Published on Friday, 26 November 2010 09:40
Written by Kanishka Sonnadara
Chevrolet recently showed off a top down version of their very popular Camaro at the LA Auto Show. One November 25th
, 2010 they announced that it would be go on sale in February 2011.
The new Camaro convertible will be built at GM’s Oshawa, ON facility and will be the latest addition to the Oshawa plant that already builds the Camaro Coupe.
The convertible will be offered in similar trim configurations to that of the coupe. The base vehicle will feature the very capable direct injection 6-cylinder engine putting out 312 horsepower and 278 lb-ft of torque. The upgraded SS models will have two V8 choices; the L99 for automatic transmission vehicles and the very popular LS3 (same as introduced on the 2008 Corvette) for manual transmission Camaro convertibles.
Chevrolet focused on creating a drop top that was simpler and more refined than the traditional convertible while maintaining ease of use. With a system very similar to that found on the Corvette, featuring a single latch and a total retraction time of 20 seconds Chevrolet is confident that buyers of the Camaro convertible will enjoy all the pleasures of drop tops without the drawbacks.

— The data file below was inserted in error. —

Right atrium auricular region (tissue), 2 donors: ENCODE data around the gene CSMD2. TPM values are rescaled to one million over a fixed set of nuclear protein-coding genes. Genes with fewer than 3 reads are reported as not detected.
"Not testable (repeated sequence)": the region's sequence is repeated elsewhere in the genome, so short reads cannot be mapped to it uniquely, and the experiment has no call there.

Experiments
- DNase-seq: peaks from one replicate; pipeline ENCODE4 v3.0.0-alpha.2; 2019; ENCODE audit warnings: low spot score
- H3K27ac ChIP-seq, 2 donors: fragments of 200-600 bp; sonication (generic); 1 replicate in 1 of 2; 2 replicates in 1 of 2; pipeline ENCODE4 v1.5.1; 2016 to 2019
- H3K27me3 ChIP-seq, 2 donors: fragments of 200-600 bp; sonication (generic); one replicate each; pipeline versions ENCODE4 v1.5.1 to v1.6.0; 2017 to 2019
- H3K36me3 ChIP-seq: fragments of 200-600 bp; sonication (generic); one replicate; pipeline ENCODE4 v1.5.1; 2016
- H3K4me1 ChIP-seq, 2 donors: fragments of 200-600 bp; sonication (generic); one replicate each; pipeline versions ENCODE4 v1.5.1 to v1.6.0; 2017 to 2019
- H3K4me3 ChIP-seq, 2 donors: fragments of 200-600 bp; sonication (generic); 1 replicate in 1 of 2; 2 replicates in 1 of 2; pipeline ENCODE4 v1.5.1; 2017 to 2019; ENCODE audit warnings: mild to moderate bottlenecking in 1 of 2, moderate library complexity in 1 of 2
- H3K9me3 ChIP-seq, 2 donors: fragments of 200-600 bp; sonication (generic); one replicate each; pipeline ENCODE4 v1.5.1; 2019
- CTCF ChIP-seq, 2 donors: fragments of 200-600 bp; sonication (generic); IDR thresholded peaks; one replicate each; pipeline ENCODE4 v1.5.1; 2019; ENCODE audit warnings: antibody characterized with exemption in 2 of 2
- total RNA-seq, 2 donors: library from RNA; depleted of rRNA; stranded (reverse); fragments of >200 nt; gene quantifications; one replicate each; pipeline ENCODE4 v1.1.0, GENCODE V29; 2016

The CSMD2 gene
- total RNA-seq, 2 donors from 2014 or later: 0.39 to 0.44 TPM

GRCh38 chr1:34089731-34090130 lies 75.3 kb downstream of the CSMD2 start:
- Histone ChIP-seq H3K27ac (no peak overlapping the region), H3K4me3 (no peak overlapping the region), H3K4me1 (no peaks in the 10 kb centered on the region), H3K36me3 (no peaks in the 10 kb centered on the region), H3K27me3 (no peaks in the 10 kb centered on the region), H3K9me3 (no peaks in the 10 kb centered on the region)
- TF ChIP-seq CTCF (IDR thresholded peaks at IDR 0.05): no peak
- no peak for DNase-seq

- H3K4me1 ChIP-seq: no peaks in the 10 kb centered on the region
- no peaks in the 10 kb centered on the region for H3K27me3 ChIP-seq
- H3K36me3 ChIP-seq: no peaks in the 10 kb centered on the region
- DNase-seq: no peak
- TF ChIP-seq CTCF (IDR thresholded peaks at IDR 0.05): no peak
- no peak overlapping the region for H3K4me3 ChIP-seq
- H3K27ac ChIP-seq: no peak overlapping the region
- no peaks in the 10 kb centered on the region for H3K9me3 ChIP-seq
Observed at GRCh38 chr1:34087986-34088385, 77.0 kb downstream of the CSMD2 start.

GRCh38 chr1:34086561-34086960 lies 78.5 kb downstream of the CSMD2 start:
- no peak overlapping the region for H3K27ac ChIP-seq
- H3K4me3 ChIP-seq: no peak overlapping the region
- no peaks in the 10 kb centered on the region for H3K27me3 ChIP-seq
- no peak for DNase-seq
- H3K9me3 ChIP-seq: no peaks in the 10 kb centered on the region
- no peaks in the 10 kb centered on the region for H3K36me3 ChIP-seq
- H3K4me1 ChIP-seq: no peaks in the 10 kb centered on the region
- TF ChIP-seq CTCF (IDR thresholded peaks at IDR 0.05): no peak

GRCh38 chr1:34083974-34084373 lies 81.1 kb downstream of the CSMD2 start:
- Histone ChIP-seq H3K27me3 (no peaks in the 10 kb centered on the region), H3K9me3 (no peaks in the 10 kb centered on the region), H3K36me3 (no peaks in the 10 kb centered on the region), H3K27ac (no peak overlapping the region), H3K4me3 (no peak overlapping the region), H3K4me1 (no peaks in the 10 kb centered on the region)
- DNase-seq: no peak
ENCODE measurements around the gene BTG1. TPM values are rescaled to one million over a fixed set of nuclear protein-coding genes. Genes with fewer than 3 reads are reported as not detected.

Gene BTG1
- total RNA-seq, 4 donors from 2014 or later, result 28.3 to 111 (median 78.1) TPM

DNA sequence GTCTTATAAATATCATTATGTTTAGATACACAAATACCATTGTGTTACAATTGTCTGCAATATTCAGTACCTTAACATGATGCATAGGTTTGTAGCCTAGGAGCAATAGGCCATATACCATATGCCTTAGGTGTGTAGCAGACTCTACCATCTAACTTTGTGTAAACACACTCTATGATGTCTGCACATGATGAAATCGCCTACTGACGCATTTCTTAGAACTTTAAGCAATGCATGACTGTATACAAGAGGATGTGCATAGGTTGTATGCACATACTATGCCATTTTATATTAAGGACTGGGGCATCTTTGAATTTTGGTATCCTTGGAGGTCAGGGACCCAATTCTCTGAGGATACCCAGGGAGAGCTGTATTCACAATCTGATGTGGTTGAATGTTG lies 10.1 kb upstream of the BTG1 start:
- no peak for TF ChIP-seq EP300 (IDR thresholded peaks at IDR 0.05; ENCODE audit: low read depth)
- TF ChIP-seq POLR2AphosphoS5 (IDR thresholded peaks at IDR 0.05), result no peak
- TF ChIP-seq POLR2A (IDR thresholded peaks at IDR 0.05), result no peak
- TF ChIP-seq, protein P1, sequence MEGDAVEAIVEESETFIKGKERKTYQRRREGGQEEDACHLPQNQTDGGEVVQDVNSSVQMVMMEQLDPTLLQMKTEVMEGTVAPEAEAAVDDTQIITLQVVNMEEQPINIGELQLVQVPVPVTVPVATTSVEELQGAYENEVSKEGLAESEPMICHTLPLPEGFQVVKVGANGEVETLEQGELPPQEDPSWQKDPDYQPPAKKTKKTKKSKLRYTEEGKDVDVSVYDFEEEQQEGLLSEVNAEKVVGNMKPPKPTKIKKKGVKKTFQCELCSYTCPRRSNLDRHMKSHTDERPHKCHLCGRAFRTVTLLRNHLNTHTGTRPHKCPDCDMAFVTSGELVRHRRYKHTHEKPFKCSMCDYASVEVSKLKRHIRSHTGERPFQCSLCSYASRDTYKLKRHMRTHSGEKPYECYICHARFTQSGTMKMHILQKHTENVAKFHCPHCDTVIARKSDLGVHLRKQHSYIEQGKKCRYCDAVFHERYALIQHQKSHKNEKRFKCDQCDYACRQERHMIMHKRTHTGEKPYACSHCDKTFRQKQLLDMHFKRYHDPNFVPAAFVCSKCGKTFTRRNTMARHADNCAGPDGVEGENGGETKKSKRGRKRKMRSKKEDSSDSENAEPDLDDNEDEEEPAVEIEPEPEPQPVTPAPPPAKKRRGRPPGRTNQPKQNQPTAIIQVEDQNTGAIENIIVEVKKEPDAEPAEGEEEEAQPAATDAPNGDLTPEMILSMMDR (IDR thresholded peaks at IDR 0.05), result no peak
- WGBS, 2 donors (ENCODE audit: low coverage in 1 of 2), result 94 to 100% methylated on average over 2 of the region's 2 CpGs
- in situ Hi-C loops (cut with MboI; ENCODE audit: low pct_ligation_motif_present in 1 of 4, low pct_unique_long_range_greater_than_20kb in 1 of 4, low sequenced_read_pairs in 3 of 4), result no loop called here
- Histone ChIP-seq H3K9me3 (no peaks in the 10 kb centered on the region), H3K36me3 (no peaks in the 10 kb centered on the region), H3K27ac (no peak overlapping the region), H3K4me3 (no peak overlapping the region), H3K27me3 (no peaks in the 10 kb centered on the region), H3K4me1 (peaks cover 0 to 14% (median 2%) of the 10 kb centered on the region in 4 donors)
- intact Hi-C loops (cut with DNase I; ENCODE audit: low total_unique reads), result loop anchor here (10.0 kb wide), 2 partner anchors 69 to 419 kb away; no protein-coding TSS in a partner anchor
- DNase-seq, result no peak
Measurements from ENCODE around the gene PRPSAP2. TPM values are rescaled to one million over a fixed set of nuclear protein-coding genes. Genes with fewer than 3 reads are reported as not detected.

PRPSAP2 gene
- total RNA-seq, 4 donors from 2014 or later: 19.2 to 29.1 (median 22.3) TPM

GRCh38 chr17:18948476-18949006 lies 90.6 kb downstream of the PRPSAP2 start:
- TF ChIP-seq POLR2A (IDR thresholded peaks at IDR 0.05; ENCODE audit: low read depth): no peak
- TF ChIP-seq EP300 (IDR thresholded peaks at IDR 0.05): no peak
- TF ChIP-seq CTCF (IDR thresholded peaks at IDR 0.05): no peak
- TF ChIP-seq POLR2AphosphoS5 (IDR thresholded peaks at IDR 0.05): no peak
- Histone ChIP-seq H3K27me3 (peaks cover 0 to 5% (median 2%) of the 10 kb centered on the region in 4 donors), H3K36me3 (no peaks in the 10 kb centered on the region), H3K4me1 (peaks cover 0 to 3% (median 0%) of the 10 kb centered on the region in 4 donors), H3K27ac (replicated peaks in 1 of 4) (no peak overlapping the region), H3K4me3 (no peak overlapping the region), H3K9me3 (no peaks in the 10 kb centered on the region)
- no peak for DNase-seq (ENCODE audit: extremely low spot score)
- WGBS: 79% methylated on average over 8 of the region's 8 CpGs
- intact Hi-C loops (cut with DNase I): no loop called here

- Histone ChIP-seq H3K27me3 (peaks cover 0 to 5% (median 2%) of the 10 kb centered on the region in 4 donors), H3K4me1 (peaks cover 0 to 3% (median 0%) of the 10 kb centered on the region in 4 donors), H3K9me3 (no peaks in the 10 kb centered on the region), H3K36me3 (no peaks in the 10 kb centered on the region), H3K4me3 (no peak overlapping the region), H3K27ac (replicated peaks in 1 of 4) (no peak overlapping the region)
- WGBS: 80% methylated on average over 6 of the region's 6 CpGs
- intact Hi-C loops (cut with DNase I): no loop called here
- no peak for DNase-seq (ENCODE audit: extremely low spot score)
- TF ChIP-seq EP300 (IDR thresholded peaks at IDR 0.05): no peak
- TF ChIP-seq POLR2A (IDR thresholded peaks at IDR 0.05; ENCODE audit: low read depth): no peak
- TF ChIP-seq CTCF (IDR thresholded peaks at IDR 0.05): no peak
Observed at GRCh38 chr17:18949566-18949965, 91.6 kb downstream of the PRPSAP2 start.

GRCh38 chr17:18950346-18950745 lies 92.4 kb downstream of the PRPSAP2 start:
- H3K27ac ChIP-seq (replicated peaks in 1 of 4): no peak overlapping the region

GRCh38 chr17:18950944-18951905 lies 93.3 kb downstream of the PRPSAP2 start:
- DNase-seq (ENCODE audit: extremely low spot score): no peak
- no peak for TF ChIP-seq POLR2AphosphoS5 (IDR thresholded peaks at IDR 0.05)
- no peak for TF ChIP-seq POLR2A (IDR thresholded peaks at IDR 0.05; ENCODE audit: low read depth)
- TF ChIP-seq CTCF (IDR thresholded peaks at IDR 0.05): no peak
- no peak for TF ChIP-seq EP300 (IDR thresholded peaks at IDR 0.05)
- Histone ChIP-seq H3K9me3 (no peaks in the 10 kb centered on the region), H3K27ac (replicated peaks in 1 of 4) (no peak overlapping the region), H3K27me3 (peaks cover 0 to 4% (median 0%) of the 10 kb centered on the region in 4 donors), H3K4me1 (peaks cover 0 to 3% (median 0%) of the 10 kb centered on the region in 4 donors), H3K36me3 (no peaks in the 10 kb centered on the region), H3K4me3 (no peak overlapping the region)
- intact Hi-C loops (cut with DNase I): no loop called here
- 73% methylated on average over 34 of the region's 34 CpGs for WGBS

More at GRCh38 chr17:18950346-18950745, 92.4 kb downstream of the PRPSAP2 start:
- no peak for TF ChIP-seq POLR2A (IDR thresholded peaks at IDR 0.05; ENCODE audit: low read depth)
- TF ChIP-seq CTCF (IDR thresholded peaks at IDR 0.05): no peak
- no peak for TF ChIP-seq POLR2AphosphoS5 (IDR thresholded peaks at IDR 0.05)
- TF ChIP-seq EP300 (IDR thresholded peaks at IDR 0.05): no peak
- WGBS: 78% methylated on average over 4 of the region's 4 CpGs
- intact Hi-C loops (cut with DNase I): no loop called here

Traditionally one of the biggest drawbacks with convertible vehicles is the loss of chassis rigidity when the support normally offered by a fixed roofline is lost. Chevrolet claims to have made huge improvements here, and says the new convertible should handle, perform, and feel very similar to the coupe.
“Our goal in development was to make the convertible match the coupe as closely as possible in ride quality, handling and overall performance,” said Al Oppenheiser, Camaro chief engineer.
A telling example of the Camaro convertible’s strength is evidenced in its suspension tuning – specifically, the lack of changes between the convertible and coupe models.
“To compensate for the reduced structure of an open car, engineers often will make the suspension softer, making the convertible a boulevard cruiser,” said Oppenheiser. “Instead, we took the more difficult, but better path of bolstering structure rather than softening the suspension. We didn’t change a strut, bushing or spring rate from the Camaro coupe.”
Chevrolet identifies the veteran Ford Mustang convertible and newer Nissan 370Z as its primary competition. How it stacks up against those two and a host of other convertibles remains to be seen once the Camaro convertible hits the streets.
For now stare, salivate, and try not to drool on the keyboard.
Contact Kanishka Sonnadara at
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